Cougar Goodbear of the Lipan-Apache
“How much blood you have that's Native...I hate the question...that irritates me to no end, because it's like you're dissecting someone.” --Chief Cougar Goodbear
Cougar Prejean Goodbear (he/him) is Chief of the Canneci N'de Band of Lipan Apache. He was born in Lafayette and currently lives in Carencro, Louisiana. He is a tribal leader and preserver of cultural traditions, including language, music, traditional medicine, and foodways. He attended the Art Institute of Fort Lauderdale.
Canneci N'de Band of Lipan Apache
The Canneci N'de Band of Lipan Apache (“Poles in a Row Standing” or “Red Mud People”) are descendants of Lipan Apache enslaved and trafficked to Louisiana in 18th and 19th Centuries, particularly a group headed by an ancestor named “Coco” and his group who settled in St. Martin Parish, Louisiana, after gaining freedom. The Lipan Apache in general are from Texas, New Mexico, and the Mexican States of Chihuahua, Nuevo León, Coahuila, and Tamaulipas. There are multiple organized groups of Lipan Apache in Louisiana, including not only the Canneci N'de Band of Lipan Apache but also the Choctaw Apache Tribe of Ebarb.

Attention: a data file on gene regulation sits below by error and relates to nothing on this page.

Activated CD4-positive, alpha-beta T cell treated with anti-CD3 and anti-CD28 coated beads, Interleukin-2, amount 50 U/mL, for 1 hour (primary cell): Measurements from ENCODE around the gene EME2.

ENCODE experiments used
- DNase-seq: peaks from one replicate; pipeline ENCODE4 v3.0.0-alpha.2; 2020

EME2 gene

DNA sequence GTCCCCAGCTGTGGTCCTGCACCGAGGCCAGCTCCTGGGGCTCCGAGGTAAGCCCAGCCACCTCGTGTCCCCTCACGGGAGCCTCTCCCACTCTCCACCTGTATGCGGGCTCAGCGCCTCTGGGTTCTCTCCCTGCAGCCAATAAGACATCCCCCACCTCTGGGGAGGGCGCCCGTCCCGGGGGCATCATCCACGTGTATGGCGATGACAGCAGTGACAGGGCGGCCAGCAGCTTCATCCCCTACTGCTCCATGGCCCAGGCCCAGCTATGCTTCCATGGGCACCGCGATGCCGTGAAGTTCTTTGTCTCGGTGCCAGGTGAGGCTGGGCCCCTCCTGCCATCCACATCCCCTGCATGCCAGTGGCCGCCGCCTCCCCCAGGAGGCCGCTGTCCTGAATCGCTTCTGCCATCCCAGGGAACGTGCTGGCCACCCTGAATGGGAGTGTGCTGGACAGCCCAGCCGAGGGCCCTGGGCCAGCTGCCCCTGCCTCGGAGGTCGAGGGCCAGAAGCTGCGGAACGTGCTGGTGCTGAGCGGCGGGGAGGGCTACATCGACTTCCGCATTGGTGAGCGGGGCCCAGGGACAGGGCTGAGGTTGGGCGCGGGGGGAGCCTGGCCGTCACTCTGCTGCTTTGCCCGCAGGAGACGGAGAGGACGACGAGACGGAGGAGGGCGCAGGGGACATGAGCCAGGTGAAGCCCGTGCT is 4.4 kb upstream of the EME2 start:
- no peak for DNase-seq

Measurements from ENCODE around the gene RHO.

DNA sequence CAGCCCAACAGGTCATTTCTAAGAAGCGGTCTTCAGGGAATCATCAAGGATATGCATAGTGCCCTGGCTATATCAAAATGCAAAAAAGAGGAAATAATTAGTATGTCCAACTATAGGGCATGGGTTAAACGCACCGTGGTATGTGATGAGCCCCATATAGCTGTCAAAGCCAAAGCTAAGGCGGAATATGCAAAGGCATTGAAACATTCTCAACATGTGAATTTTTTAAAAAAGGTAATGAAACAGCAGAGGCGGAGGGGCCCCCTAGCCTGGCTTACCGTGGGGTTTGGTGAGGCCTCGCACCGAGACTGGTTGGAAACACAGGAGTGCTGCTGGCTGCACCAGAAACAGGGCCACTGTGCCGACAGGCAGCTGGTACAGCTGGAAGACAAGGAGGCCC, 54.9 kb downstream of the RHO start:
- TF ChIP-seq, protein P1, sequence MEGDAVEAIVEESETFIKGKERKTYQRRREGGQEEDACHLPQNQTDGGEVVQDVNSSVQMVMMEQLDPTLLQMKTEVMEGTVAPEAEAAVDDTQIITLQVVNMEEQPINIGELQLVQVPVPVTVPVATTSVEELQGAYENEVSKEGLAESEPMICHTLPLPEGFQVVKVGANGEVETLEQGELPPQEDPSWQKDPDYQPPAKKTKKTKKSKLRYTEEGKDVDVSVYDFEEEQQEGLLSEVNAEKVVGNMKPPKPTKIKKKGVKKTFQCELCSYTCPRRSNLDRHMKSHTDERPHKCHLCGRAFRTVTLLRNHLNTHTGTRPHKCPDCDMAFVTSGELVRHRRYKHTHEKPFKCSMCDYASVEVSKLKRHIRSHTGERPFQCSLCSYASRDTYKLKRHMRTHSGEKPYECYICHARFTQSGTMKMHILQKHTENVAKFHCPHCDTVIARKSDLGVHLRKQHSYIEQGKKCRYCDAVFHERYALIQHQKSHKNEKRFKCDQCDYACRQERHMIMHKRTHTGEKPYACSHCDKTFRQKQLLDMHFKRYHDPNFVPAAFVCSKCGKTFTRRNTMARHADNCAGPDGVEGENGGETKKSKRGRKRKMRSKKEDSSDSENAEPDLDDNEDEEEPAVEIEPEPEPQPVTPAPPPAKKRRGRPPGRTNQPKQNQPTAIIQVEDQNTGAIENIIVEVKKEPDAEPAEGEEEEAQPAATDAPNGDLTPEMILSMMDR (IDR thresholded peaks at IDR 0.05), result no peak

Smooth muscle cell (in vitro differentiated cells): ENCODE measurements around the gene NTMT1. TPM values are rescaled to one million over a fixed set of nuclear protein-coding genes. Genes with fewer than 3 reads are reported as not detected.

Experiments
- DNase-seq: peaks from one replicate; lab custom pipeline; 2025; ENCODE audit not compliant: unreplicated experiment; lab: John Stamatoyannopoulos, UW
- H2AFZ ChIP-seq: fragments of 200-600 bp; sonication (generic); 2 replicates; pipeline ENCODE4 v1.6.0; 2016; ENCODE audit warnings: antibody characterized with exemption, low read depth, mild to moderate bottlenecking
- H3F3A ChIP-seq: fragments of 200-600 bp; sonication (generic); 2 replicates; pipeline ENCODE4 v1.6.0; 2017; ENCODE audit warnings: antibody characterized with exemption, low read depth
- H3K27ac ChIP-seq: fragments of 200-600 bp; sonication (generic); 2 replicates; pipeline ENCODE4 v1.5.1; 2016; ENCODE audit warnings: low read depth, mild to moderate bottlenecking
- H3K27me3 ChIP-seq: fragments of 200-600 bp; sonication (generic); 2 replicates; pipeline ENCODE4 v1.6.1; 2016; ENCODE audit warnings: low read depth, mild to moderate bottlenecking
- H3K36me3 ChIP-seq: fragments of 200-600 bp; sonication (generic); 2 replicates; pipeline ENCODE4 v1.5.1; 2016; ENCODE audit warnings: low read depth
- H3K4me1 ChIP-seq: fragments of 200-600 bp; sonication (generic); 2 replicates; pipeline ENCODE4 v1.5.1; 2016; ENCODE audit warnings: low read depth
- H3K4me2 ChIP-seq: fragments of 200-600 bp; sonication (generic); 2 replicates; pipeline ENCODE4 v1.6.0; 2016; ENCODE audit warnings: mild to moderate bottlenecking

Blackbird, Leila K. “Entwined Threads of Red and Black: The Hidden History of Indigenous Enslavement in Louisiana, 1699-1824,” M.A. Thesis, University of New Orleans, 2018.
Lee, Dayna Bowker. “From Captives to Kin: Indian Slavery and Changing Social Identities on the Louisiana Colonial Frontier” in Carocci M., Pratt S. (eds) Native American Adoption, Captivity, and Slavery in Changing Contexts (New York: Palgrave Macmillan, 2012).
Tayac, Gabrielle, editor. IndiVisible: African-Native American Lives in the Americas (Washington, D.C.: Smithsonian Books, 2009).